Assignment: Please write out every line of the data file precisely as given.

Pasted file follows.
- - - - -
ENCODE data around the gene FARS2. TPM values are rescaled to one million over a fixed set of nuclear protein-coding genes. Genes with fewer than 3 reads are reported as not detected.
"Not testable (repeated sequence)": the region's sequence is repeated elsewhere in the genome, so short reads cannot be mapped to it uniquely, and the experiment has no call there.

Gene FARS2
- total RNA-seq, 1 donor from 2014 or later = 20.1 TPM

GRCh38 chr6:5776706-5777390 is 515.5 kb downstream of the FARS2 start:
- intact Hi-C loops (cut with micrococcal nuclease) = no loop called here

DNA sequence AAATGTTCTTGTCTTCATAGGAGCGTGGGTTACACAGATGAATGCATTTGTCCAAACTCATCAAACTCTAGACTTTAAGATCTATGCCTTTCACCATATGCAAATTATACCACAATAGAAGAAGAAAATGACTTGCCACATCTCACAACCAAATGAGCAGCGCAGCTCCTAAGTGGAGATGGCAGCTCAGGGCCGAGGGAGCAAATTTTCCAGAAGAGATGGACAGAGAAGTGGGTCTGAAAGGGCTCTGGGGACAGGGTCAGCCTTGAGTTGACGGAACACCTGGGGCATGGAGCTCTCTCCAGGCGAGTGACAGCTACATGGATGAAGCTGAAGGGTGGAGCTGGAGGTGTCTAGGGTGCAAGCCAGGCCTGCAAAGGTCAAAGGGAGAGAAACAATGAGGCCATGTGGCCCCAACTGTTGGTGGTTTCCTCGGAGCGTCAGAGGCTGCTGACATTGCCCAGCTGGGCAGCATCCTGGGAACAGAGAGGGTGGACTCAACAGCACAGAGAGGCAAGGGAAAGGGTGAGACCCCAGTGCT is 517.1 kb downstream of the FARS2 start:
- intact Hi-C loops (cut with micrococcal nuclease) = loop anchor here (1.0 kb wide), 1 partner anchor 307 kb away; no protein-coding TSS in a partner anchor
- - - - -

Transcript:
ENCODE data around the gene FARS2. TPM values are rescaled to one million over a fixed set of nuclear protein-coding genes. Genes with fewer than 3 reads are reported as not detected.
"Not testable (repeated sequence)": the region's sequence is repeated elsewhere in the genome, so short reads cannot be mapped to it uniquely, and the experiment has no call there.

Gene FARS2
- total RNA-seq, 1 donor from 2014 or later = 20.1 TPM

GRCh38 chr6:5776706-5777390 is 515.5 kb downstream of the FARS2 start:
- intact Hi-C loops (cut with micrococcal nuclease) = no loop called here

DNA sequence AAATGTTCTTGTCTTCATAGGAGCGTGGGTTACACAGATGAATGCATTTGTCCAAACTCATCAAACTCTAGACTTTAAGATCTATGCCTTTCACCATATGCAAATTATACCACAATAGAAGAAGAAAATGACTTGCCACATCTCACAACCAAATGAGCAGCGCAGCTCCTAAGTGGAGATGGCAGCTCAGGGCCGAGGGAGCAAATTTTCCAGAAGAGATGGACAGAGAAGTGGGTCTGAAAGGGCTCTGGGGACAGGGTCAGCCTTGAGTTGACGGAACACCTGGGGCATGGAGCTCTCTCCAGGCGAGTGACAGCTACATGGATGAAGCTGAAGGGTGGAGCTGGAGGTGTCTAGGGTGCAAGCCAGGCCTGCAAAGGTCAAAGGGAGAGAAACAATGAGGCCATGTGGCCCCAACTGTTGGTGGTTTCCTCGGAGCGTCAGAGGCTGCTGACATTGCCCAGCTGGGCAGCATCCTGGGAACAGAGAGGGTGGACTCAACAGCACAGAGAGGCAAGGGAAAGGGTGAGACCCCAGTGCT is 517.1 kb downstream of the FARS2 start:
- intact Hi-C loops (cut with micrococcal nuclease) = loop anchor here (1.0 kb wide), 1 partner anchor 307 kb away; no protein-coding TSS in a partner anchor